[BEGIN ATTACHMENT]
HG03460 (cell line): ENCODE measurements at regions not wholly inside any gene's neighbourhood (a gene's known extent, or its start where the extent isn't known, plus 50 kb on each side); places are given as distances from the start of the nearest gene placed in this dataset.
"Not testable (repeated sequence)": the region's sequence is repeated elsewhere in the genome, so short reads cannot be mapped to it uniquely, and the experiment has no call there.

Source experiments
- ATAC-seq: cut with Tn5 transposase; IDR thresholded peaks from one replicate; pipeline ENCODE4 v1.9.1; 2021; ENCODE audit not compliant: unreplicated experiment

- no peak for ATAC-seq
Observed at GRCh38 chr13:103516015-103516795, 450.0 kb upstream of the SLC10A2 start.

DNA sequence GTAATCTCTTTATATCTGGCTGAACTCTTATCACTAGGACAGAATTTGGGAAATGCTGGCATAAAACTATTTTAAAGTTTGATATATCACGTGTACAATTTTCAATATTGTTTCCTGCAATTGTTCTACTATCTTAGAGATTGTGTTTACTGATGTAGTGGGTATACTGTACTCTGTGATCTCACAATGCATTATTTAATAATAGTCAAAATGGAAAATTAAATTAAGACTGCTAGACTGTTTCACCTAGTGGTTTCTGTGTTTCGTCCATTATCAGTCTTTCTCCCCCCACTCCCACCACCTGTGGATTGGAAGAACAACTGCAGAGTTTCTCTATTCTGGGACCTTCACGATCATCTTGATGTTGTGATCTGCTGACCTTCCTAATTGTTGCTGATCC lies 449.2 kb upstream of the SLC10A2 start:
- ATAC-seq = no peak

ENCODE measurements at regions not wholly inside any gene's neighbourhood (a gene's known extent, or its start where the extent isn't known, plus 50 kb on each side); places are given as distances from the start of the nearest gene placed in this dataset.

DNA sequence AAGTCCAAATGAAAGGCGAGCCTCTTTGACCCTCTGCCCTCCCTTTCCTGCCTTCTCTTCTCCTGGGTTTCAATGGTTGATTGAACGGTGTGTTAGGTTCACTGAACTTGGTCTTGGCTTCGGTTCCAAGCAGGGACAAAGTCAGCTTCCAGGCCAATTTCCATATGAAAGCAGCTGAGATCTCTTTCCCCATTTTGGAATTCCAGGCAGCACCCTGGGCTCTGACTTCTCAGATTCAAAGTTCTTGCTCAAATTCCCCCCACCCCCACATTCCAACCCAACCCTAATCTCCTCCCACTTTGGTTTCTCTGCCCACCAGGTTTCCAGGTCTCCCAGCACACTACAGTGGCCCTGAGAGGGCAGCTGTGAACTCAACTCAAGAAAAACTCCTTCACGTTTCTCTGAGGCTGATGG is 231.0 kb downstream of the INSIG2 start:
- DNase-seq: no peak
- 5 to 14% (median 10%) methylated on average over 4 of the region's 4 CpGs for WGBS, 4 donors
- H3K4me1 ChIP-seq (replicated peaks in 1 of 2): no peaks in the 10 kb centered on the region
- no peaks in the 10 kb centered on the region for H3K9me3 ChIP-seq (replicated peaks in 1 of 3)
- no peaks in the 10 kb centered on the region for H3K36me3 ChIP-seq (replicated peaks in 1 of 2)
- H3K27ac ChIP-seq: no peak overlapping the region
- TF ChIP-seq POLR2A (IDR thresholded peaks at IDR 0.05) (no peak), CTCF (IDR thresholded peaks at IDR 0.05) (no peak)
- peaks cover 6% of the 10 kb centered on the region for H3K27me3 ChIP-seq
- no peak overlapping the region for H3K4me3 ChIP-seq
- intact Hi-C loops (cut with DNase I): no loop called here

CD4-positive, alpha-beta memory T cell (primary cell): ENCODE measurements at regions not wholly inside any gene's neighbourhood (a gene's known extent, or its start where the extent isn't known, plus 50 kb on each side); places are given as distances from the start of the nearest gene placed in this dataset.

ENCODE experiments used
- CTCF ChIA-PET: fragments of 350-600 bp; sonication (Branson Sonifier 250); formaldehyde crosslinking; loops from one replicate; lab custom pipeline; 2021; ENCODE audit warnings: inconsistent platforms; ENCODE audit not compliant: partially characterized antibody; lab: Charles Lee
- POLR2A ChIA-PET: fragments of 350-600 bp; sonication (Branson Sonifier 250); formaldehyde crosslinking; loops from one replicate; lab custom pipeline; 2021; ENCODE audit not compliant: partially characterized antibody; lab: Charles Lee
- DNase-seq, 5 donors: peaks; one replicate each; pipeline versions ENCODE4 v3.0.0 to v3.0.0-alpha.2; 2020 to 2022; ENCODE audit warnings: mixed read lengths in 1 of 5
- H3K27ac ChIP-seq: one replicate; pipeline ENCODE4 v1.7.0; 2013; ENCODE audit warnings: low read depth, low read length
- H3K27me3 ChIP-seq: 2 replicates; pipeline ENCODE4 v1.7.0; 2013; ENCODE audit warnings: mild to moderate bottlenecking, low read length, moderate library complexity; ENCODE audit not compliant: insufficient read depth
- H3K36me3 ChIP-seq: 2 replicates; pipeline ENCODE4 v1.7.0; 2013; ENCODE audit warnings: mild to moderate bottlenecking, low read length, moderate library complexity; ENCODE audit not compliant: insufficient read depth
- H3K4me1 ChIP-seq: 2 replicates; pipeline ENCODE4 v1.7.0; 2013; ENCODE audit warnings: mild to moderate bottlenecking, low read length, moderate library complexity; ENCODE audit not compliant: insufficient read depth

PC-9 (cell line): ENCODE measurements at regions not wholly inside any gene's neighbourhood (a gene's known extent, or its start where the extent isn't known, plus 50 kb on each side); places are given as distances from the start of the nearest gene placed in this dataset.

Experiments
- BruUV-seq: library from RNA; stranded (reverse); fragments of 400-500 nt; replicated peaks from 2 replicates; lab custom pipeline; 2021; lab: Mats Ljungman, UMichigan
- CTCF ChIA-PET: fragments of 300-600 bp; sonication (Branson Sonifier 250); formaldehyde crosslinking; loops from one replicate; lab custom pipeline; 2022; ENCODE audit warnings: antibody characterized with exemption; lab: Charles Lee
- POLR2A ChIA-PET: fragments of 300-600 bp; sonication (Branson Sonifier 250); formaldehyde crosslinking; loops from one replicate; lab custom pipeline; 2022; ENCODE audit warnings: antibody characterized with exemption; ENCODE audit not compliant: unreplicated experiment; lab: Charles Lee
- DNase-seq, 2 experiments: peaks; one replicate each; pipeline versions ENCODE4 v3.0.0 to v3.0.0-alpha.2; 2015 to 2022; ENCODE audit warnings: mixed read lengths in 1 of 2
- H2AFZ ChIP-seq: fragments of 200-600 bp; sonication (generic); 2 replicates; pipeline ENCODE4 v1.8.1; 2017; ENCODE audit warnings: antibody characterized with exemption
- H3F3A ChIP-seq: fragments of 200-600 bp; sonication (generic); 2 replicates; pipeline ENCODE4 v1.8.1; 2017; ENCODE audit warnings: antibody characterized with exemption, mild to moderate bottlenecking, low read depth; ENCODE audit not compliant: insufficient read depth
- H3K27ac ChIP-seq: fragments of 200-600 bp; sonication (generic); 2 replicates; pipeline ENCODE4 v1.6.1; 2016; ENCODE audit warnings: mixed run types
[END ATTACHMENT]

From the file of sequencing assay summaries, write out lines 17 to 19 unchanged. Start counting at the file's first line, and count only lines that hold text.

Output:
- TF ChIP-seq POLR2A (IDR thresholded peaks at IDR 0.05) (no peak), CTCF (IDR thresholded peaks at IDR 0.05) (no peak)
- peaks cover 6% of the 10 kb centered on the region for H3K27me3 ChIP-seq
- no peak overlapping the region for H3K4me3 ChIP-seq